A warm up and refresher course on long lines goes a long way on keeping me safe in the saddle. I long-line ten minutes each direction doing transitions between walk, trot, canter and halt. After the warm up, I saddle Encore! and we ride around the property. Next we do the circle work suggested by Sandi on my small flatwork area carved out of the property’s gentle slope. Encore! is forward and willing. Each day I get stronger. I’ve added a few rounds of sitting trot which requires a whole other set of muscles used to balance myself as I ride this young, buoyant thoroughbred.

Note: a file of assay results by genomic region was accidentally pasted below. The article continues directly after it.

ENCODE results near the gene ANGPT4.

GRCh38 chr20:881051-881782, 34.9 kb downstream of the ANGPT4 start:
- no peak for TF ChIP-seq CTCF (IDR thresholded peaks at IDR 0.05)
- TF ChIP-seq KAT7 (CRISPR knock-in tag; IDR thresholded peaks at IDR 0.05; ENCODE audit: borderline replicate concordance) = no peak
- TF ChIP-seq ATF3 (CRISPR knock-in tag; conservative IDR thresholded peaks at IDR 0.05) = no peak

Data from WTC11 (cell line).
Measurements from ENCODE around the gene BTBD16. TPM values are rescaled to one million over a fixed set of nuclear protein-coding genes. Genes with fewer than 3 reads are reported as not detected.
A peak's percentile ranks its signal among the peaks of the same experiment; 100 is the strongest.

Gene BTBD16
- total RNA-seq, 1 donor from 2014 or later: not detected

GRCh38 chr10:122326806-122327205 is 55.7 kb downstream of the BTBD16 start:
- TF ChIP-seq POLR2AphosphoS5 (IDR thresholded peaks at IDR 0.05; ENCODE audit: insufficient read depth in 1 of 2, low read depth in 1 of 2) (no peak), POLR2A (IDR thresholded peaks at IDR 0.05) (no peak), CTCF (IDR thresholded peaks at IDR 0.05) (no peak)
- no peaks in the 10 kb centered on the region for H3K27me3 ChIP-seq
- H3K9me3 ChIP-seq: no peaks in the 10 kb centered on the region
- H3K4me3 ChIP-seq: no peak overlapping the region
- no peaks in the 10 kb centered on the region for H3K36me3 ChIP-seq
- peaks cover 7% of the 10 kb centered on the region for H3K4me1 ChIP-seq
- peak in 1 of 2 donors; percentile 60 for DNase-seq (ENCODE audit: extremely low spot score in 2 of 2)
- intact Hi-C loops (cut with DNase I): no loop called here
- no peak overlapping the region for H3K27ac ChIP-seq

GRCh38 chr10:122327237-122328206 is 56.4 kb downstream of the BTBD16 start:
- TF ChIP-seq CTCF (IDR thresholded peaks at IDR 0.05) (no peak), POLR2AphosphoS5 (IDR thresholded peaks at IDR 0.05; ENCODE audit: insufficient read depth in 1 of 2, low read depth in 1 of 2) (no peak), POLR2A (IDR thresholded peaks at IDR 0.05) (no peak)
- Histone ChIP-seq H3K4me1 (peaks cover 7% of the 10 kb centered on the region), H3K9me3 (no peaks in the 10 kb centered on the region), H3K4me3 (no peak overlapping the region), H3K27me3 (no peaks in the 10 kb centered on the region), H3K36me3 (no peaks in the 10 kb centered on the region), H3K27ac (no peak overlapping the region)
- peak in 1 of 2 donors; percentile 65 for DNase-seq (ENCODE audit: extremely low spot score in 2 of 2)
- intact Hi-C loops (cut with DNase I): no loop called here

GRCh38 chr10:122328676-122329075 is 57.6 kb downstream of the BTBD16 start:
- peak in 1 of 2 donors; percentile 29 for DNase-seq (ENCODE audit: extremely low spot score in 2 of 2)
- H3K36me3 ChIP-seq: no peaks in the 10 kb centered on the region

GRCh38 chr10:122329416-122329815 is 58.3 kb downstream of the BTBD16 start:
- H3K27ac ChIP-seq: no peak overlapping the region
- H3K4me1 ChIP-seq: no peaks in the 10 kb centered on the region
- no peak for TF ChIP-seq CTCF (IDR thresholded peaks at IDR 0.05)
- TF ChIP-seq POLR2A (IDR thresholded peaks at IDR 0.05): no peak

We finish our exercises. Encore! is still fresh, but controlled, and we strike out across the field of tall grass under the full moon rising. This is our happy place. Encore!’s walk is full of enthusiasm. The squeaking saddle and view of small purple wild flowers are two of the many joys of riding through an untamed landscape. I contemplate opening the gate and heading out across the neighborhood. I caution myself and say, “Next time.” Another month of solid leg yield circles, a stronger body and better balance will insure a safe moonlight ride adventure for both of us.